June 1, 2018, Dr Chee L Khoo
Imagine if your vaccine fridge sends you a message if the fridge temperature veered outside its set range of 2-8 degrees Celsius. You would say “now that’s technology”. And imagine you could do all that for a little more than A$100. Well, that’s exactly how my vaccine fridge at the practice is “wired” up to do. Would you like to know how?
Before I can explain how you can easily set this up, you need to go with me on a long journey. A painful one I must add. A couple of months ago, the practice suffered an area wide power failure for 9 hours. Naturally, the vaccines were not usable. Being an honest practitioner, I informed the powers to be and my vaccine account with NSW Health was instantly deactivated. What followed was both long and frustrated.
We were told that we needed a temperature datalogger to confirm that the fridge’s temperature range is within 2-8 degrees. It didn’t matter that the issue at hand was an external one (the power failure) and my fridge was previously “certified” to operate correctly. Nope, I needed a datalogger for 72 hours to confirm that. Luckily, the PHN came to the rescue and we produce the requested data. Sorry, the rules say you need a permanent data logger in the fridge that checks the temperature every 5 minutes. Well, why would you need the 72 hour data at the outset? Grrr.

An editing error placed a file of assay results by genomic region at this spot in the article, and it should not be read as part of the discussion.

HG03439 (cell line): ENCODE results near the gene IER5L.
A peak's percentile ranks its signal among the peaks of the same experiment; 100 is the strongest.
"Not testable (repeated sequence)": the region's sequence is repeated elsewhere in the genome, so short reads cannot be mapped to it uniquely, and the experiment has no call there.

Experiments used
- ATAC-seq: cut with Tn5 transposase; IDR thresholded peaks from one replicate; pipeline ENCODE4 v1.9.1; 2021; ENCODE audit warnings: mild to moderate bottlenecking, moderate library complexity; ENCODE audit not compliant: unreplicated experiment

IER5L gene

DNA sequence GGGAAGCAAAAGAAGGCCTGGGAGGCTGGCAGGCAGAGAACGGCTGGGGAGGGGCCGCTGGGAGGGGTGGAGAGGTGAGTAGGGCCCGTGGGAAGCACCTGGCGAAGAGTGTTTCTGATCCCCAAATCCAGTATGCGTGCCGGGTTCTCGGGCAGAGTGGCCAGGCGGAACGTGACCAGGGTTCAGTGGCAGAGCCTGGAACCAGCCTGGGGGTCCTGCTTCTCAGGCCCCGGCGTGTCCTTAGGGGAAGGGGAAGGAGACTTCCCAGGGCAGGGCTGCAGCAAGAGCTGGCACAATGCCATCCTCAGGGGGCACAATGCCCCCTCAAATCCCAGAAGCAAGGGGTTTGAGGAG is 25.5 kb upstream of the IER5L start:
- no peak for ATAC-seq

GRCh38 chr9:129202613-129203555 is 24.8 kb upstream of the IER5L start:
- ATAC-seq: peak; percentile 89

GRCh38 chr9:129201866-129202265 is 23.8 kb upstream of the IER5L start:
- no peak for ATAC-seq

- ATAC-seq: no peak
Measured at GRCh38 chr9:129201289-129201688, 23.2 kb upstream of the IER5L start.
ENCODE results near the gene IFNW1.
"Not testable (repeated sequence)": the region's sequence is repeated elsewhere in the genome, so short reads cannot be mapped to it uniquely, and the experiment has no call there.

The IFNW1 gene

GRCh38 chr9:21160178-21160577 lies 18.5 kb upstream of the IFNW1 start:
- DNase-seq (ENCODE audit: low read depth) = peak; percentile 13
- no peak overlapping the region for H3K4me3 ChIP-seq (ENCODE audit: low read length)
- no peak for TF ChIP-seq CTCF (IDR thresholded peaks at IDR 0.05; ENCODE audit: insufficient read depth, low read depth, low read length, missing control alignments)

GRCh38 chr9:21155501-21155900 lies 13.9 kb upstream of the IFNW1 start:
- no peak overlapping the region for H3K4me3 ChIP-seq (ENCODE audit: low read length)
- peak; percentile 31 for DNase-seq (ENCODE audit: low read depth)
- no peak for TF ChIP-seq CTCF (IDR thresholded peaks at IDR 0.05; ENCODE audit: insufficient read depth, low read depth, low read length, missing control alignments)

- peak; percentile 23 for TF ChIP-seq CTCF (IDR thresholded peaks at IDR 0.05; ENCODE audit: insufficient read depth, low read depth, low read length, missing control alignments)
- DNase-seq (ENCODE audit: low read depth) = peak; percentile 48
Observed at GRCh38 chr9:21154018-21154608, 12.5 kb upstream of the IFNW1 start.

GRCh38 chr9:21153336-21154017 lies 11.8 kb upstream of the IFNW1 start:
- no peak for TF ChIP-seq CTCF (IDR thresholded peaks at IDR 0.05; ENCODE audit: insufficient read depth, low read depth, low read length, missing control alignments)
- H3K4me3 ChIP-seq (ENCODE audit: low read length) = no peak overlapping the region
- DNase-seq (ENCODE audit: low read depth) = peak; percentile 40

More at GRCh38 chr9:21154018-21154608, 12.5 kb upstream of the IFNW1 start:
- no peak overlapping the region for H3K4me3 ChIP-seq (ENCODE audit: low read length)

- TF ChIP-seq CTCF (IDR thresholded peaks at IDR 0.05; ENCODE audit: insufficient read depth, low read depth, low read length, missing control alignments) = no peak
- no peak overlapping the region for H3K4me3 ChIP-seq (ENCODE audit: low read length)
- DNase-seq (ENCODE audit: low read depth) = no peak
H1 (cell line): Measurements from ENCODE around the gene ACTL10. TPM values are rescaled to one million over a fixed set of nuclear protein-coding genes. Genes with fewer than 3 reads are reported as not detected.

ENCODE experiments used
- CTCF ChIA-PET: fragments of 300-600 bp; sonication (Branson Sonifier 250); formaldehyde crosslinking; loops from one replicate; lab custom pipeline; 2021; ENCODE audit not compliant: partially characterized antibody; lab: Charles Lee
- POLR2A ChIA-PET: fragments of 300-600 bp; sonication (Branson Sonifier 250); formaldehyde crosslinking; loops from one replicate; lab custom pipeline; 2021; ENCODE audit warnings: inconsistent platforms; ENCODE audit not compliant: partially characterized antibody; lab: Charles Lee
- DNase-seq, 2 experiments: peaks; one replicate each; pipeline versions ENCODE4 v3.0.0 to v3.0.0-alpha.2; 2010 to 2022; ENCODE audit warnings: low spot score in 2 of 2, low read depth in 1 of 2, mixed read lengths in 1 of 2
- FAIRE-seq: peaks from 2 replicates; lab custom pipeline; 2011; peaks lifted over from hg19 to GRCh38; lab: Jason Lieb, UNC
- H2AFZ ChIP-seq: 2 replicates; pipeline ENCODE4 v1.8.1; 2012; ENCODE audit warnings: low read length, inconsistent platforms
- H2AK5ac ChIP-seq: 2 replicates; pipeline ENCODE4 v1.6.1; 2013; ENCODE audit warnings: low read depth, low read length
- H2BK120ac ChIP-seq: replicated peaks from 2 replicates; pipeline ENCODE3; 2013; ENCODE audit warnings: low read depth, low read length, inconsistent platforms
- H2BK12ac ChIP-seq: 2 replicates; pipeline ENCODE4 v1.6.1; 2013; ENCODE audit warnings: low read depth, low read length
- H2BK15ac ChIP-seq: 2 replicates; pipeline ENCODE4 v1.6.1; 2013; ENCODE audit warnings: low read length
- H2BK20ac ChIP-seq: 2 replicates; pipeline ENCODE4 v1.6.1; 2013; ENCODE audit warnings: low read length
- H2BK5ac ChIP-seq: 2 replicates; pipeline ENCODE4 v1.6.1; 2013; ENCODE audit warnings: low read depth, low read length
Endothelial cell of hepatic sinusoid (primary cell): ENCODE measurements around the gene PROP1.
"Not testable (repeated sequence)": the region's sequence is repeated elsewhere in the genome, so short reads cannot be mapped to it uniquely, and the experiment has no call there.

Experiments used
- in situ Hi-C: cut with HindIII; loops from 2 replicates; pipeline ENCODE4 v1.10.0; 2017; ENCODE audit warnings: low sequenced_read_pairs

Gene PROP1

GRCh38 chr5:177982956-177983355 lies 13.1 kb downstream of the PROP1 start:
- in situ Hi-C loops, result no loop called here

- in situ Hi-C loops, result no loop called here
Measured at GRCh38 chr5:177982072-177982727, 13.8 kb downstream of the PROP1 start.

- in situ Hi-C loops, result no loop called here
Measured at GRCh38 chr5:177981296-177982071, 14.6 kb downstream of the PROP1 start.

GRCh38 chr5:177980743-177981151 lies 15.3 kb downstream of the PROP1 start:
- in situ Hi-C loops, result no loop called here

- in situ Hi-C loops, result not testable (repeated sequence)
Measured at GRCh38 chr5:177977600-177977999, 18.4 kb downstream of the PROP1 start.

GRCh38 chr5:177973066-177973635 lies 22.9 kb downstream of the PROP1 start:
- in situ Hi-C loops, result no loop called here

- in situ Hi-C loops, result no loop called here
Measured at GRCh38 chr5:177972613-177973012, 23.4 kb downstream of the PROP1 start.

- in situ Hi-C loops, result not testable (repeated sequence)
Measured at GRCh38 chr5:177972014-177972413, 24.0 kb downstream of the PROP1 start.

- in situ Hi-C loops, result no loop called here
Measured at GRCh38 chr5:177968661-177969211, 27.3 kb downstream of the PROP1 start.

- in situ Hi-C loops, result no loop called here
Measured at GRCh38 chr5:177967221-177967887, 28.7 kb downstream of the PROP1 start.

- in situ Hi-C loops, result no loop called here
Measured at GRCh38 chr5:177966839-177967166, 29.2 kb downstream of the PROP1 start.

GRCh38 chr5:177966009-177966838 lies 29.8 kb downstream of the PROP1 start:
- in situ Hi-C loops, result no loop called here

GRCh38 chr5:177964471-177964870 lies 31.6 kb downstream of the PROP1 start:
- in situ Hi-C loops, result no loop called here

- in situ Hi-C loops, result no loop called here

The powers to be suggested that we purchase a datalogger for $300 and all will be fine. If you were to search on ebay for a temperature datalogger, you can pick one up for between $10-25. I decided to go high tech and purchase a wireless temperature tag from http://wirelesstag.net/. Sensor + tag manager + delivery from USA for ~US$100.
You pop the tag into the fridge, plug the tag manager into your computer network and install the app on your phone. The three gadgets talk to each other without much input from you. You set the sensor to check the fridge temperature every 5 mins and to inform you if the temperature veers outside 2-8 degrees. Bob’s your uncle.
We download the temperature graph and data every morning and store it on the cloud. Sorry, you still have to manually record the temperature on a paper folder every morning, the bean counters said. Someone forgot to tell the powers to be that we now have computers.
With the sensor all set, we provided the powers to be with another graph of temperatures for 72 hours. It confirm what we said all along – the fridge operated between 2-7 degrees. That is what the fridge was set to do. It’s a special vaccine fridge. That should do the trick, shouldn’t it?
Not so simple. A few more hoops to jump yet because the graph didn’t look like the one they were after. It was too small, too big, couldn’t read the axes, could not print on their printer etc. In the end, it took another week or so before we got our first shipment of vaccines and another week before we got our fluvaccines because someone at NSW Health forgot to un-freeze our account.
All up we were without vaccines for 4-5 weeks! The installation of the sensors was easy. But the journey was long and painful.